Though common sense and political rhetoric suggest that identity claims play an important role in determining action, psychology and sociology research both suggest that beliefs do not have a direct impact on action. This dissertation explores the impact of the religious identity of American Muslims on issues of broad societal concern. Rather than studying identity as an abstract system of beliefs, I consider both individual measures of religious belief orthodoxy and the influence of group commitment within the distinctive social context of self-identified Muslims living in the Unites States. The dissertation draws on the Pew Center's 2007 survey of American Muslims, as well as 23 in-depth interviews to create a multi-dimensional model of Muslim identity. The dissertation finds that, in isolation, religious belief does have little impact on social attitudes; however, group commitment and social context work to link American Muslim identity to distinctive attitudes on issues as diverse as terrorism and recycling. This finding suggests that a focus on the commonalities between religious identity and other identity claims can be beneficial both to the sociological study of religion and to sociology more generally.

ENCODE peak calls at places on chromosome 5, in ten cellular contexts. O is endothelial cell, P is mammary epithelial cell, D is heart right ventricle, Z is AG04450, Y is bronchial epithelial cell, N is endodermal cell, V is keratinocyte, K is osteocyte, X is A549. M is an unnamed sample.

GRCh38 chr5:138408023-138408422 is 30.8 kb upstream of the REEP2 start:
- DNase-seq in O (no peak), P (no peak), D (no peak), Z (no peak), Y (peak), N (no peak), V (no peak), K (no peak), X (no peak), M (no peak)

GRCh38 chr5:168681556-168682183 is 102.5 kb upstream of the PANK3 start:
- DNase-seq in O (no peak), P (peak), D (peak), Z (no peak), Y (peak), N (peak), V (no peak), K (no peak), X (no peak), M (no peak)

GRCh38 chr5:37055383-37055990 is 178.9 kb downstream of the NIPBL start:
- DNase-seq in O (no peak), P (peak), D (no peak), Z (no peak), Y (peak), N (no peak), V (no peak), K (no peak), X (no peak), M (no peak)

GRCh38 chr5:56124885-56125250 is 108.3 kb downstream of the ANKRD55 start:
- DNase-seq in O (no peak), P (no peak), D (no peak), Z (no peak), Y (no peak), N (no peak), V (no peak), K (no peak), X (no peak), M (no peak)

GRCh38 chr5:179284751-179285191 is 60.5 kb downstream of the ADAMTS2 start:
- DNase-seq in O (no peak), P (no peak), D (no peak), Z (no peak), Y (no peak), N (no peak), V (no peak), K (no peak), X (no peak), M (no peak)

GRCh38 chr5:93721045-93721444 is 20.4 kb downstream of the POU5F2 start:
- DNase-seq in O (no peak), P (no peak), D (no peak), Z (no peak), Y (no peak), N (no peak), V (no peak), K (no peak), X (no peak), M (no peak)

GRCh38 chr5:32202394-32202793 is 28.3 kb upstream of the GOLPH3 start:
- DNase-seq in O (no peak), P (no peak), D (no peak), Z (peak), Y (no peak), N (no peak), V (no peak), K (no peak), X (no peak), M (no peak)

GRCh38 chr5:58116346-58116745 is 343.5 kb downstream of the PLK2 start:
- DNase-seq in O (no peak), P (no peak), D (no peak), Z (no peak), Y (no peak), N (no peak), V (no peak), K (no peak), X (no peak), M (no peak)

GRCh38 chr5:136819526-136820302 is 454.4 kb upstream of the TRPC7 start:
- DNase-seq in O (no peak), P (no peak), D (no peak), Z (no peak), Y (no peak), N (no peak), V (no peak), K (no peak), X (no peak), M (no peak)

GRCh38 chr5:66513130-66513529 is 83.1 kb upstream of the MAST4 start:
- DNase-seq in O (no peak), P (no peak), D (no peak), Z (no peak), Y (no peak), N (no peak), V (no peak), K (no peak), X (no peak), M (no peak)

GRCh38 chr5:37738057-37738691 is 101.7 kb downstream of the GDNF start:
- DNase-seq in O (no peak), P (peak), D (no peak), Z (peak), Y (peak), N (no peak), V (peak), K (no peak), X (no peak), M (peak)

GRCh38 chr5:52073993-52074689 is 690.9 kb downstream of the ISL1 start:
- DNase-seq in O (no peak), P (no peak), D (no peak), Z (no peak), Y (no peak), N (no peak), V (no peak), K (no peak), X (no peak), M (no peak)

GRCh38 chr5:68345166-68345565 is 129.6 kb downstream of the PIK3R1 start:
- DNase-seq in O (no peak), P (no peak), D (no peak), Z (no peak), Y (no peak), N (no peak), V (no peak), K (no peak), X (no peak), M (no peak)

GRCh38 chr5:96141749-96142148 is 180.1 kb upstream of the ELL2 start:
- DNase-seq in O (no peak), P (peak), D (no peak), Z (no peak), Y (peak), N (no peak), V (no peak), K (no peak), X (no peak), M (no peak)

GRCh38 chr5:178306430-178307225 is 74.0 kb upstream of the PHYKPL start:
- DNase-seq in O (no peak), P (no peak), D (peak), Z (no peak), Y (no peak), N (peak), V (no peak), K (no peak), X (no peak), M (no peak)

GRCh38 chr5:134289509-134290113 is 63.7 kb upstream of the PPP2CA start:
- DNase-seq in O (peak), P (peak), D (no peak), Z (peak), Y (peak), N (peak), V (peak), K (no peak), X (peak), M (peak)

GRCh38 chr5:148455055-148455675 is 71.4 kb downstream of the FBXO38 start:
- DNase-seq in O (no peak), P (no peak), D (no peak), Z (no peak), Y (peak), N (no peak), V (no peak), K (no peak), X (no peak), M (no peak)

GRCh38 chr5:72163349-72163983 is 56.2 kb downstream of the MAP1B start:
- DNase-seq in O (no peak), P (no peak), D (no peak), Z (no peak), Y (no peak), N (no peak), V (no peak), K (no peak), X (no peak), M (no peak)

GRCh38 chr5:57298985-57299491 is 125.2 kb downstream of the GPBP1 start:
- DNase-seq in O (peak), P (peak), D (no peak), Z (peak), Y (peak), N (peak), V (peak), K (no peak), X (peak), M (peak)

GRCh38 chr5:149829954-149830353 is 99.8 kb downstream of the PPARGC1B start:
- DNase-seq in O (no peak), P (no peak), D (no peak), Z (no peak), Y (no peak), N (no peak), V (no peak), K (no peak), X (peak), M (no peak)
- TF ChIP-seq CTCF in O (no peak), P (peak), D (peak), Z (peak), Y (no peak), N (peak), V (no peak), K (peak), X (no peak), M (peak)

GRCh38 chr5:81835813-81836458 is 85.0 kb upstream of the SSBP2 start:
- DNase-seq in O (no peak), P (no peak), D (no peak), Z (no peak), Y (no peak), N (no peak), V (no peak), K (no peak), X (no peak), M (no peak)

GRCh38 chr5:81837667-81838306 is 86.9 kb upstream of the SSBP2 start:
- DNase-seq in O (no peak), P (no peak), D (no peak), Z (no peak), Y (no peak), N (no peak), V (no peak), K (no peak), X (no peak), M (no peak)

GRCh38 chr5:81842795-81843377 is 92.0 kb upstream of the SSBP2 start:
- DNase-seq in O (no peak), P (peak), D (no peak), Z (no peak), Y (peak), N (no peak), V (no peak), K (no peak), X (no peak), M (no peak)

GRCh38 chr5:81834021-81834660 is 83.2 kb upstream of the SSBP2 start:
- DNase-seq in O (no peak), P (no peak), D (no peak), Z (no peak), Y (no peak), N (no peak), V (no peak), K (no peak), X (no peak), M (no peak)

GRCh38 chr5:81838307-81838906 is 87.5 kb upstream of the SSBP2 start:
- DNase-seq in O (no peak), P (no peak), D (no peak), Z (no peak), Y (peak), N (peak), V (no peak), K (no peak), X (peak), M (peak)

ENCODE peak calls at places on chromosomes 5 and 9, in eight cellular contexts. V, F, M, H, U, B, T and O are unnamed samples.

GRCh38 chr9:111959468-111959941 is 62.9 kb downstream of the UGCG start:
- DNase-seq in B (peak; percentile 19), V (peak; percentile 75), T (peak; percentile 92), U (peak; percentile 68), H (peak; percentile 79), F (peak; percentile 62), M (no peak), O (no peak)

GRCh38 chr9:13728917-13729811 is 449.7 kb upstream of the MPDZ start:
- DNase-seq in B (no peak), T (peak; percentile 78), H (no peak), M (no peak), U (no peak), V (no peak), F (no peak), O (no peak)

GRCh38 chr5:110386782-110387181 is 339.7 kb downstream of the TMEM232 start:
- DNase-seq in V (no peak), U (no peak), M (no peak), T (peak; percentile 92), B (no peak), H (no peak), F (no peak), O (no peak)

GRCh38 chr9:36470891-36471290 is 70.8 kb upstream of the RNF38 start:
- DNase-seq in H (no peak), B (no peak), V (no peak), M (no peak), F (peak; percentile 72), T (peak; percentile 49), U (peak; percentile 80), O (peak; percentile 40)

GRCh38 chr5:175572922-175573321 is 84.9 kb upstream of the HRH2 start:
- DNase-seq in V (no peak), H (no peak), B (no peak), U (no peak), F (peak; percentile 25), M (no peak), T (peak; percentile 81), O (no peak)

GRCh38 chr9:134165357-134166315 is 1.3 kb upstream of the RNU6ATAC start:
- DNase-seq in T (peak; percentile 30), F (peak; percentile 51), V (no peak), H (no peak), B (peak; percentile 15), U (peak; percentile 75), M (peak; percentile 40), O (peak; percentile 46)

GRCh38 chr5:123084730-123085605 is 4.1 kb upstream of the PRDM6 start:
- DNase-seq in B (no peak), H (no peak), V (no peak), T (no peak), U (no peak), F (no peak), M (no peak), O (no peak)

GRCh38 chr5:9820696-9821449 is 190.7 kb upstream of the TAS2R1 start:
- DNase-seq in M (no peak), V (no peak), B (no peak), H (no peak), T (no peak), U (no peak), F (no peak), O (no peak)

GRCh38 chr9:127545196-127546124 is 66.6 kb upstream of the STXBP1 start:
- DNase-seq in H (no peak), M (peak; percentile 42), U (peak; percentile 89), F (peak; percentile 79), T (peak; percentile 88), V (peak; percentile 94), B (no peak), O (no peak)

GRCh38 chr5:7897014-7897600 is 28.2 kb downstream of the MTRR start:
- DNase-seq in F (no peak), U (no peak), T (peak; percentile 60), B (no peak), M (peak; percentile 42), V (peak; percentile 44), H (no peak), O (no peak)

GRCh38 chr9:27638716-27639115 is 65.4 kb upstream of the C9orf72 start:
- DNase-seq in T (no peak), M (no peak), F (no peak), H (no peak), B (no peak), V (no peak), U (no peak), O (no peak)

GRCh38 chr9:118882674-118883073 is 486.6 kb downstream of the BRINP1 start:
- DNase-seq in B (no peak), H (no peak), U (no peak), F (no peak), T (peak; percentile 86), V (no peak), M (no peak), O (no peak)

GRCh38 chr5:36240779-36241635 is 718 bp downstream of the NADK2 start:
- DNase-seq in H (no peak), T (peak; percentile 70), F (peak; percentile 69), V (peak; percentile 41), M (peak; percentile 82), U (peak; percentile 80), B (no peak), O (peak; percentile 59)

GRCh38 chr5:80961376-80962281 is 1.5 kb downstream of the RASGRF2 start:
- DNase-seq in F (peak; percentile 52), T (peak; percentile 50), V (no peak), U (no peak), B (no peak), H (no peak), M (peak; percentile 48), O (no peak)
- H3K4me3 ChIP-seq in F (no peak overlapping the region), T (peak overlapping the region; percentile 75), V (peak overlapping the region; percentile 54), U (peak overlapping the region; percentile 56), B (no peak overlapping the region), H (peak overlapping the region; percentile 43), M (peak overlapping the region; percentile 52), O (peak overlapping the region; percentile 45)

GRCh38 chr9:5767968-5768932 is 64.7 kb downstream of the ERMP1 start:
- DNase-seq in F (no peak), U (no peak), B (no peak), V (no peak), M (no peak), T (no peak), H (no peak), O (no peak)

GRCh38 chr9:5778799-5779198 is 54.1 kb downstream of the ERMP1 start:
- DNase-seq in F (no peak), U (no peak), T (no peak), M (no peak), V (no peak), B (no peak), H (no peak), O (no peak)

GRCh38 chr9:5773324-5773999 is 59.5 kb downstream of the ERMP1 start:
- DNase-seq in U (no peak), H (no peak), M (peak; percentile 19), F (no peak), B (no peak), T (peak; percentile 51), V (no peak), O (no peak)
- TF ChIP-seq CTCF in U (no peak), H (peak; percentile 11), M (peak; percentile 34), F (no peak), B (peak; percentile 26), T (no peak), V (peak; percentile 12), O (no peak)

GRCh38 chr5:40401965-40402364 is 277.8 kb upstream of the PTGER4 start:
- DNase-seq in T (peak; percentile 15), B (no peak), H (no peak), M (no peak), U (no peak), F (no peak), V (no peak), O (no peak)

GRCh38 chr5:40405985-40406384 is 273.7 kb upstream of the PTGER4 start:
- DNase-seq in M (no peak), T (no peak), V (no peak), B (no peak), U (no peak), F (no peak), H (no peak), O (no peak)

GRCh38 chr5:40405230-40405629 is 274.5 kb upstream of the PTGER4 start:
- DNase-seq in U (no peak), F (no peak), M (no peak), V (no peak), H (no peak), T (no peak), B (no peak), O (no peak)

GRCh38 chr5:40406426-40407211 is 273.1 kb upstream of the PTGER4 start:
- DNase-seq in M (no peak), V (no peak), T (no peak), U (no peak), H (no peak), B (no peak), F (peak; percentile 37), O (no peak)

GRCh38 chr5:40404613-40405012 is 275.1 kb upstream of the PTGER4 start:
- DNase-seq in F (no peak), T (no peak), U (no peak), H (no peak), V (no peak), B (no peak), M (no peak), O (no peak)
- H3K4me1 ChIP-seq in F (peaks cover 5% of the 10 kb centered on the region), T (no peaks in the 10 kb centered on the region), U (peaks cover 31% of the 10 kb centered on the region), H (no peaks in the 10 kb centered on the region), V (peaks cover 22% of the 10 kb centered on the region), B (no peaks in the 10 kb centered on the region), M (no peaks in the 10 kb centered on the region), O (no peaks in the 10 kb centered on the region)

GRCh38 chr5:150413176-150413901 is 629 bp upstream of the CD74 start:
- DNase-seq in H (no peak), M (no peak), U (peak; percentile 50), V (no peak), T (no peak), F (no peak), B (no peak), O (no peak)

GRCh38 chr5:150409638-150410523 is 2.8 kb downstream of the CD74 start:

|School||THE UNIVERSITY OF CHICAGO|
|Subjects||Religion; Islamic culture; Ethnic studies|
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